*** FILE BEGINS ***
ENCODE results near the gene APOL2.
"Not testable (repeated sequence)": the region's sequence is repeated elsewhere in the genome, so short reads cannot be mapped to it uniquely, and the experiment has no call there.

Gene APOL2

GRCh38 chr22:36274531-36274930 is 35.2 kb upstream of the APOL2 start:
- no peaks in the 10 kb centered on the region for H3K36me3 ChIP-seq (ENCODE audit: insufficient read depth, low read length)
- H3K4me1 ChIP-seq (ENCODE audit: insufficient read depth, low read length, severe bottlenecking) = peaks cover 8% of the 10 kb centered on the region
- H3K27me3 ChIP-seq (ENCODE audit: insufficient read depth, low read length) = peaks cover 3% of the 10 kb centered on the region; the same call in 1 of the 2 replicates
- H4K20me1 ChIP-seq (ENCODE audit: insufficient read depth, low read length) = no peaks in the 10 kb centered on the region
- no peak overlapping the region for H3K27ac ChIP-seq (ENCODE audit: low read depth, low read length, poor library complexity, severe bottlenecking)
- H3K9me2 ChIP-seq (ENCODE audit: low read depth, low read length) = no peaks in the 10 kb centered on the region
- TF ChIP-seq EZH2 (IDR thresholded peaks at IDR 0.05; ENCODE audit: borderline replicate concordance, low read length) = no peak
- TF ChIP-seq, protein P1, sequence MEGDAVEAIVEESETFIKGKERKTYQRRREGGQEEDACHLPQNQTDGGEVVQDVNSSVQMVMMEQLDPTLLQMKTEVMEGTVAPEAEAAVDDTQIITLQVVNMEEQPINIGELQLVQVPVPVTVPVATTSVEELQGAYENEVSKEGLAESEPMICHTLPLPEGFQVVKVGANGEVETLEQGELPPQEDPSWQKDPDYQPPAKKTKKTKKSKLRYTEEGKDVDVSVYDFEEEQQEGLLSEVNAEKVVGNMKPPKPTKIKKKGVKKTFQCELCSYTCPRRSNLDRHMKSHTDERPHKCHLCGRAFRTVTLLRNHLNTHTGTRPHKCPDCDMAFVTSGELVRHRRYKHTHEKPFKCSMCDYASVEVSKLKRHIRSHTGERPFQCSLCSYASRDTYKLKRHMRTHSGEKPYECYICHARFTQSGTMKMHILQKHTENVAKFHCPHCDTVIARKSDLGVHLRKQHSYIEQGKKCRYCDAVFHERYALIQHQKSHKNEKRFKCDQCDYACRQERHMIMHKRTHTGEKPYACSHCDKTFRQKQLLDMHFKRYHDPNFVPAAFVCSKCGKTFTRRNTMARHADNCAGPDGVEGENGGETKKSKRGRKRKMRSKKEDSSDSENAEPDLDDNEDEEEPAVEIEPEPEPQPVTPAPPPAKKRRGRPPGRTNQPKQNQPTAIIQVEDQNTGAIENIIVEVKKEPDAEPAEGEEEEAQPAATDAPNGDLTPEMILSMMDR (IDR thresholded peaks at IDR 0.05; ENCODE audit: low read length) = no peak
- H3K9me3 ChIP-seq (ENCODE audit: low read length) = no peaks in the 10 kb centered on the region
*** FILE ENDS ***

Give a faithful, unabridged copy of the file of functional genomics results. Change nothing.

ENCODE results near the gene APOL2.
"Not testable (repeated sequence)": the region's sequence is repeated elsewhere in the genome, so short reads cannot be mapped to it uniquely, and the experiment has no call there.

Gene APOL2

GRCh38 chr22:36274531-36274930 is 35.2 kb upstream of the APOL2 start:
- no peaks in the 10 kb centered on the region for H3K36me3 ChIP-seq (ENCODE audit: insufficient read depth, low read length)
- H3K4me1 ChIP-seq (ENCODE audit: insufficient read depth, low read length, severe bottlenecking) = peaks cover 8% of the 10 kb centered on the region
- H3K27me3 ChIP-seq (ENCODE audit: insufficient read depth, low read length) = peaks cover 3% of the 10 kb centered on the region; the same call in 1 of the 2 replicates
- H4K20me1 ChIP-seq (ENCODE audit: insufficient read depth, low read length) = no peaks in the 10 kb centered on the region
- no peak overlapping the region for H3K27ac ChIP-seq (ENCODE audit: low read depth, low read length, poor library complexity, severe bottlenecking)
- H3K9me2 ChIP-seq (ENCODE audit: low read depth, low read length) = no peaks in the 10 kb centered on the region
- TF ChIP-seq EZH2 (IDR thresholded peaks at IDR 0.05; ENCODE audit: borderline replicate concordance, low read length) = no peak
- TF ChIP-seq, protein P1, sequence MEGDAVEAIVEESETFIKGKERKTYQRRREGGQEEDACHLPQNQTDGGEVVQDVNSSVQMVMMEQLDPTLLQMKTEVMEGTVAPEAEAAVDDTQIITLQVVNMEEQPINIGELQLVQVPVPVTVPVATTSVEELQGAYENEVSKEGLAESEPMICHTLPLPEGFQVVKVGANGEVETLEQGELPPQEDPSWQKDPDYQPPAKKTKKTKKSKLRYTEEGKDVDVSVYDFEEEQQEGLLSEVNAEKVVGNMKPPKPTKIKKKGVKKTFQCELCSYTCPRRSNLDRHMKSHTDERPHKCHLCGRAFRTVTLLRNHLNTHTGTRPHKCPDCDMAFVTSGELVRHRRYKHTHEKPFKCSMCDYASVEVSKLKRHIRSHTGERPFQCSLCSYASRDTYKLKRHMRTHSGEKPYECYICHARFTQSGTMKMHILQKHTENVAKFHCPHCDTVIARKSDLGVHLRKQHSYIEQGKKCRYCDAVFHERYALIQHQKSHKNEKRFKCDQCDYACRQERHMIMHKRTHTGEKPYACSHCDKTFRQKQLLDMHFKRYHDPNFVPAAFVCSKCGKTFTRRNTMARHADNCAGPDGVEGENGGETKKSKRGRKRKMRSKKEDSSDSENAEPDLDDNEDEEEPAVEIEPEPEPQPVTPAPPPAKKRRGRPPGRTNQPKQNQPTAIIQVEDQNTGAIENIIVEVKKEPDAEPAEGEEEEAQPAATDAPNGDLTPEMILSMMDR (IDR thresholded peaks at IDR 0.05; ENCODE audit: low read length) = no peak
- H3K9me3 ChIP-seq (ENCODE audit: low read length) = no peaks in the 10 kb centered on the region